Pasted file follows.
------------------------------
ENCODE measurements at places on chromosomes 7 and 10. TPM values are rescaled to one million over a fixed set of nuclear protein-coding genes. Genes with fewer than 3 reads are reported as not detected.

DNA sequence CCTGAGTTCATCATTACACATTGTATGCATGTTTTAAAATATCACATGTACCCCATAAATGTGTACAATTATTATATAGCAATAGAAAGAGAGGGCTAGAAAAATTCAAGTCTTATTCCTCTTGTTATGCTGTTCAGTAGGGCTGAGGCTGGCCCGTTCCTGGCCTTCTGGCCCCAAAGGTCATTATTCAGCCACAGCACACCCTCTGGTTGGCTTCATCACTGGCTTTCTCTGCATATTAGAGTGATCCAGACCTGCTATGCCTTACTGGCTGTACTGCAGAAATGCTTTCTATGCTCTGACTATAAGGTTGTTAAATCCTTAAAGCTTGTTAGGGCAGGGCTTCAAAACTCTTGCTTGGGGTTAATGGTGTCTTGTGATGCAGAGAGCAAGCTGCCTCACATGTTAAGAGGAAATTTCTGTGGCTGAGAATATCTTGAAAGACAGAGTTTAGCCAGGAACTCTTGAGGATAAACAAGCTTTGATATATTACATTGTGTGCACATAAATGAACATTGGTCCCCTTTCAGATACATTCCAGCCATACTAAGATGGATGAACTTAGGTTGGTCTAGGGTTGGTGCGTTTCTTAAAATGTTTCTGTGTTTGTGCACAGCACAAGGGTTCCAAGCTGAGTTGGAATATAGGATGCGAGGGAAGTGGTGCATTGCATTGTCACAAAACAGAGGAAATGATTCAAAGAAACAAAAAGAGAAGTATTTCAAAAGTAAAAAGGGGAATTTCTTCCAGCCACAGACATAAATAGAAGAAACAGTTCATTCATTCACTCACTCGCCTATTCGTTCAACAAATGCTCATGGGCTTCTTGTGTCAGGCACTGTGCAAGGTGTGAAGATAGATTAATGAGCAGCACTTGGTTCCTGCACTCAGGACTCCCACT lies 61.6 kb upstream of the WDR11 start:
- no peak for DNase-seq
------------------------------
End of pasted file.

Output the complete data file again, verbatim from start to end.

ENCODE measurements at places on chromosomes 7 and 10. TPM values are rescaled to one million over a fixed set of nuclear protein-coding genes. Genes with fewer than 3 reads are reported as not detected.

DNA sequence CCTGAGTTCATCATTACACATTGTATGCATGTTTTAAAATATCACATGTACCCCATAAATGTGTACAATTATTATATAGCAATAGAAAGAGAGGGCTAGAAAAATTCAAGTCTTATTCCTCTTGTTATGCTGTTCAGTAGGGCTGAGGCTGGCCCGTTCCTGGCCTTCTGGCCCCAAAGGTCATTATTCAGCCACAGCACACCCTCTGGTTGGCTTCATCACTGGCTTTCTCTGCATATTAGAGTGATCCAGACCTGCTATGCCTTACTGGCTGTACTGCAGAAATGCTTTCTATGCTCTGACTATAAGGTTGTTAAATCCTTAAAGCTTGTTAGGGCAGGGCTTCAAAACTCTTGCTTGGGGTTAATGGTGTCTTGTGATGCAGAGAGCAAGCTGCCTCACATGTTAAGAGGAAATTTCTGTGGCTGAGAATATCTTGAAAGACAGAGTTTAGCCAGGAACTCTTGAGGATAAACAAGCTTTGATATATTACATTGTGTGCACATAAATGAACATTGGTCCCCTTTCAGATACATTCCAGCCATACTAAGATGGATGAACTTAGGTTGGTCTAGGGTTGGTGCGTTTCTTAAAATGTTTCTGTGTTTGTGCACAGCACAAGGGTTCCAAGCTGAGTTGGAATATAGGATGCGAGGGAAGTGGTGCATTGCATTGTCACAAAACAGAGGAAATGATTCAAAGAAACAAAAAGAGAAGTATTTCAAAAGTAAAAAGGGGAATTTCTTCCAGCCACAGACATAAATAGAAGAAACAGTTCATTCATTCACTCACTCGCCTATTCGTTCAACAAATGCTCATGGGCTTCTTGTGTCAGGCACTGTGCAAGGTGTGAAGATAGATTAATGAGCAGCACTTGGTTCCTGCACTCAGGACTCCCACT lies 61.6 kb upstream of the WDR11 start:
- no peak for DNase-seq